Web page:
Steve Fossett's Airplane Found

Part of the engine at the crash site.

MAMMOTH LAKES, Calif. (AP) - More than a year after the
mysterious disappearance of millionaire adventurer Steve Fossett,
searchers found the wreckage of his plane in the rugged Sierra
Nevada, along with enough remains for DNA testing.
A small piece of bone was found amid a field of debris 400 feet
long and 150 feet wide in a steep section of the mountain range,
the National Transportation Safety Board said at a news conference
Thursday. Some personal effects also were found at the site.
Officials conflicted on whether they had confirmed the remains
were human.
"We don't know if it's human. It certainly could be," Madera
County Sheriff John Anderson said late Thursday, hours after the
leader of the NTSB had said the remains were those of a person. "I
refuse to speculate."
Fossett, the 63-year-old thrill-seeker, vanished on a solo
flight 13 months ago. The mangled debris of his single-engine
Bellanca was spotted from the air late Wednesday near the town of
Mammoth Lakes and was identified by its tail number. Investigators
said the plane had slammed straight into a mountainside.
"It was a hard-impact crash, and he would've died instantly,"
said Jeff Page, emergency management coordinator for Lyon County,
Nev., who assisted in the search.
NTSB investigators went into the mountains Thursday to figure
out what caused the plane to go down. Most of the fuselage
disintegrated on impact, and the engine was found several hundred
feet away at an elevation of 9,700 feet, authorities said.
"It will take weeks, perhaps months, to get a better
understanding of what happened," Rosenker said before
investigators set off.
Search crews and cadaver dogs scoured the steep terrain around
the crash site in hopes of finding at least some trace of his body
and solving the mystery of his disappearance once and for all. A
sheriff's investigator found the 2-inch-long piece of bone.
The remains are enough for a coroner to perform DNA testing,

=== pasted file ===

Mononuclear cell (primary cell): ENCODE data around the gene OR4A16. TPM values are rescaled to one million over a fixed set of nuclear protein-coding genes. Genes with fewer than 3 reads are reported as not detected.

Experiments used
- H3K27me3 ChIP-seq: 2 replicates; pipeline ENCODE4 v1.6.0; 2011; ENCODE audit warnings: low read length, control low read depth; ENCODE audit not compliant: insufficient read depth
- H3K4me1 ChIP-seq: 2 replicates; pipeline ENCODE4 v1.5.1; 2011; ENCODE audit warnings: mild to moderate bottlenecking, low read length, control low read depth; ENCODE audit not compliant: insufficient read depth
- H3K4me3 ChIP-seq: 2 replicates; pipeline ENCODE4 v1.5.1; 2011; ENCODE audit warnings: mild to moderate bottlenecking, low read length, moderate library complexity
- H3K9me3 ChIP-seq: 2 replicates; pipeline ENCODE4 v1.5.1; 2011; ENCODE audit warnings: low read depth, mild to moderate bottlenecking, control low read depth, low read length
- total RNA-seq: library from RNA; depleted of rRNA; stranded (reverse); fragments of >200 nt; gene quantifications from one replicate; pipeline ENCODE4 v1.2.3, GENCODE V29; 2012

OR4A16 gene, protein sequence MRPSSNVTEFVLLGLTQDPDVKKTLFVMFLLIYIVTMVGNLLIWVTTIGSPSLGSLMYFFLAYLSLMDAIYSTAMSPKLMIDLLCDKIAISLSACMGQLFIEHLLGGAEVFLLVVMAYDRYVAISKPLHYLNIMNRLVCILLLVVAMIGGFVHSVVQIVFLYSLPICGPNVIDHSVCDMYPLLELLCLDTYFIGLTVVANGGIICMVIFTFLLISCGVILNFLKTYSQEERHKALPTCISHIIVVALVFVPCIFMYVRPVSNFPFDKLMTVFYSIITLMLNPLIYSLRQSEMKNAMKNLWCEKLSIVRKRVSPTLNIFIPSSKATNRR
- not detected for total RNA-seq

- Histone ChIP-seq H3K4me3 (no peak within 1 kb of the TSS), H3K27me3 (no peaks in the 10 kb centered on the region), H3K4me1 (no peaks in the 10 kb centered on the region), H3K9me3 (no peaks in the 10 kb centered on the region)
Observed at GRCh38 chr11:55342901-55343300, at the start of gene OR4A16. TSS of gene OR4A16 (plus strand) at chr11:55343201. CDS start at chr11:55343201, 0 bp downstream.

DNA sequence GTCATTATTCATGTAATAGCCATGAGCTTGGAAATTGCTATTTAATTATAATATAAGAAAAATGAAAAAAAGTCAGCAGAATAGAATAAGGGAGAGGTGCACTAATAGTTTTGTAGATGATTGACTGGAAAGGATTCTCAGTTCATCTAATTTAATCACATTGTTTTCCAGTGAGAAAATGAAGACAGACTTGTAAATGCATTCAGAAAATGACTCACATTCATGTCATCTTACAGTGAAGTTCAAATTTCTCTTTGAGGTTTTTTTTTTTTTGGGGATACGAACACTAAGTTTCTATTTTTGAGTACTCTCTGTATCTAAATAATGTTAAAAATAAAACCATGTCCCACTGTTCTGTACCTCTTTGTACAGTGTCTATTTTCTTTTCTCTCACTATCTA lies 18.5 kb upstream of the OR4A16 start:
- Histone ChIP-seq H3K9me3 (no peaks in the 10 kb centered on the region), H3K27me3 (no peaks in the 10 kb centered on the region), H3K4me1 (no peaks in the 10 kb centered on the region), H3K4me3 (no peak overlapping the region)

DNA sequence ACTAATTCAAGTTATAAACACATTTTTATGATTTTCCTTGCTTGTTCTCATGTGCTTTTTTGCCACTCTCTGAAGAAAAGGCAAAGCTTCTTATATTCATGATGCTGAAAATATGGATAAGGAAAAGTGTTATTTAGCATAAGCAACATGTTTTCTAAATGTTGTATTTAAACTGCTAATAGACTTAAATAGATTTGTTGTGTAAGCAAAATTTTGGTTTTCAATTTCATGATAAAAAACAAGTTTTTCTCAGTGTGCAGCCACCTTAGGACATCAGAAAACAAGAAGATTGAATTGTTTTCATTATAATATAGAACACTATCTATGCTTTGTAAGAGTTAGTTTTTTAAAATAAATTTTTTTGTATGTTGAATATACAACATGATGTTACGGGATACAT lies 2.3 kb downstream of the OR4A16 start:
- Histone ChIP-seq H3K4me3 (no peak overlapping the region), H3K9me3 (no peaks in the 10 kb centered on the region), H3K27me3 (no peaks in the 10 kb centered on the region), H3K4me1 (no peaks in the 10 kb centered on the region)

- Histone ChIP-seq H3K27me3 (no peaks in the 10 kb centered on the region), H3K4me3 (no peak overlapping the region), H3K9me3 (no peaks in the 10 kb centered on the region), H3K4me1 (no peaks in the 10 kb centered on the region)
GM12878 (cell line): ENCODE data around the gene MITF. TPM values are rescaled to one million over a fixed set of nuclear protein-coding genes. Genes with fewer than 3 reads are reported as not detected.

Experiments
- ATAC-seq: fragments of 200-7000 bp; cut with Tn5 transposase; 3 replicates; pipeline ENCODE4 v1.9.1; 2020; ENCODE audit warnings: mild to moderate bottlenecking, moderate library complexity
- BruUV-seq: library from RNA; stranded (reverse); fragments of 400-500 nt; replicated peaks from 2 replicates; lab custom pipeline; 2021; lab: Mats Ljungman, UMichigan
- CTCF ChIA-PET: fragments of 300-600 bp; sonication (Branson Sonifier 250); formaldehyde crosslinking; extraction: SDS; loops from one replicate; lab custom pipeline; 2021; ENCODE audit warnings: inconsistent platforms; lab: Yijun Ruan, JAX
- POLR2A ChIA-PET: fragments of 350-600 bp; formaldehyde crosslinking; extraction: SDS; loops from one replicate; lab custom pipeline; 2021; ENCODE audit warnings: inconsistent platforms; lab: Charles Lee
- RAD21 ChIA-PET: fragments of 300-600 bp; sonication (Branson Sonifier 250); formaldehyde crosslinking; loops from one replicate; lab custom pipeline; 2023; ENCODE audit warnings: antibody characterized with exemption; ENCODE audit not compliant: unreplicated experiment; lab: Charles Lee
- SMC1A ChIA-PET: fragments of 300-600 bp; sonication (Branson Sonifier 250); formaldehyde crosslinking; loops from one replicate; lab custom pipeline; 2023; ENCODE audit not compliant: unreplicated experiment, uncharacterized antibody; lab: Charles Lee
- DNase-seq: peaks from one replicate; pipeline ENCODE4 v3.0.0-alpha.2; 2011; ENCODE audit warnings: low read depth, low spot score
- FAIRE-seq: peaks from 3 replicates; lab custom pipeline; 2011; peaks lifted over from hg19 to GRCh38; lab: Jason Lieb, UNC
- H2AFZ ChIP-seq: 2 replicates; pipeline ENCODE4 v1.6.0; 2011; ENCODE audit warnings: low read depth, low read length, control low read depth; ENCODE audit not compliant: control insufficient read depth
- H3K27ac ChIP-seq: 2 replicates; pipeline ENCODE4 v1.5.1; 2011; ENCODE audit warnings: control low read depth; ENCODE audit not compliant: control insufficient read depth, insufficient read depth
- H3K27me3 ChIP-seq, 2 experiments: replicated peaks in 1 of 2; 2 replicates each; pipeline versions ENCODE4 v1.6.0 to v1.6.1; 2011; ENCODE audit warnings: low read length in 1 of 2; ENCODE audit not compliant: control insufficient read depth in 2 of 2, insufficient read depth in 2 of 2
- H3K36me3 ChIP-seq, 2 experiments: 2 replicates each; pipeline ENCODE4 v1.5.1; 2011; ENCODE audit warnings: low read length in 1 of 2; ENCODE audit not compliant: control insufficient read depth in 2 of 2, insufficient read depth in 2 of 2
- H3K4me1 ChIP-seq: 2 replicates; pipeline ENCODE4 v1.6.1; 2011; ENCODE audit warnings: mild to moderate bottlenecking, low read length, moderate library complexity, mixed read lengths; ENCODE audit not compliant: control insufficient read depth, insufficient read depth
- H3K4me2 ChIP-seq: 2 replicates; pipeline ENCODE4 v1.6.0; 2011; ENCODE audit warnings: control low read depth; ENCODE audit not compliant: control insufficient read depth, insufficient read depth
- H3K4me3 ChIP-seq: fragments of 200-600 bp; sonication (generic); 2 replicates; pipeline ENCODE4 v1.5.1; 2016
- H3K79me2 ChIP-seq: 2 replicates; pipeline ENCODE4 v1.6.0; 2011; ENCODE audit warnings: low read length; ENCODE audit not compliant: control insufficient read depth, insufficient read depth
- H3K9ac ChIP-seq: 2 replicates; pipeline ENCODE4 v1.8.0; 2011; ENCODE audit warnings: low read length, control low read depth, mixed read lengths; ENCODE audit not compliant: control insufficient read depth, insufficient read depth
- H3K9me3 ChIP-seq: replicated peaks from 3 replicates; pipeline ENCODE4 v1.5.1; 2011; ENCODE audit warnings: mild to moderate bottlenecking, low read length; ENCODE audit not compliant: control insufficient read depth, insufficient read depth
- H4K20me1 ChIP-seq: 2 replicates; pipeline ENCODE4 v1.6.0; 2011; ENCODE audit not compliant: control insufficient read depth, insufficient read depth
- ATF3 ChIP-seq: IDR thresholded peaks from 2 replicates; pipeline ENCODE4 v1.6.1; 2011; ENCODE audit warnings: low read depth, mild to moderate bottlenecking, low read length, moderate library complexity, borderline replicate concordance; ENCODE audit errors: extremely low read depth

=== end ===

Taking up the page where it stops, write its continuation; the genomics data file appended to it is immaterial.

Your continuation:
NTSB acting Chairman Mark Rosenker said.
"Given how long the wreckage has been out there, it's not
surprising there's not very much," he said.
Fossett vanished on Sept. 3, 2007, after taking off from a
Nevada ranch owned by hotel magnate Barron Hilton. The intrepid
balloonist and pilot was scouting locations for an attempt to break
the land speed record in a rocket-propelled car.
His disappearance spurred a huge search that covered 20,000
square miles, cost millions of dollars and included the use of
infrared technology. Eventually, a judge declared Fossett legally
dead in February. For a while, many of his friends held out hope he
survived, given his many close scrapes with death over the years.
The breakthrough - in fact, the first trace of any kind - came
earlier this week when a hiker stumbled across a pilot's license
and other ID cards belonging to Fossett a quarter-mile from where
the plane was later spotted in the Inyo National Forest.
Investigators said animals might have dragged the IDs from the
wreckage while picking over Fossett's remains.
The rugged area, situated about 65 miles from the ranch, had
been flown over 19 times by the California Civil Air Patrol during
the initial search, Anderson said. But it had not been considered a
likely place to find the plane.
Lt. Col. Ronald Butts, a pilot who coordinated the Civil Air
Patrol search effort, said gusty conditions along the mountains'
upper elevations hampered efforts to search by air, as did the
small amount of debris that remained after the plane crashed.
"Everything we could have done was done," Butts said.
Searchers had concentrated on an area north of Mammoth Lakes,
given what they knew about sightings of Fossett's plane, his travel
plans and the amount of fuel he had.
"With it being an extremely mountainous area, it doesn't
surprise me they had not found the aircraft there before," Lyon
County Undersheriff Joe Sanford said.
As for what might have caused the wreck, Mono County, Calif.,
Undersheriff Ralph Obenberger said there were large storm clouds
over the peaks around Mammoth Lakes on the day of the crash.
Fossett made a fortune in the Chicago commodities market and
gained worldwide fame for setting records in high-tech balloons,
gliders, jets and boats. In 2002, he became the first person to
circle the world solo in a balloon.
He also swam the English Channel, completed an Ironman
triathlon, competed in the Iditarod dog sled race and climbed some
of the world's best-known peaks, including the Matterhorn in
Switzerland and Mount Kilimanjaro in Tanzania.
"I hope now to be able to bring to closure a very painful
chapter in my life," Fossett's widow, Peggy, said in a statement.
"I prefer to think about Steve's life rather than his death and
celebrate his many extraordinary accomplishments."
Marcus Wohlsen reported from San Francisco. Associated Press
writers Malia Wollan in San Francisco and Scott Sonner in Reno,
Nev., contributed to this report.

(Copyright 2008 by The Associated Press. All Rights Reserved.)

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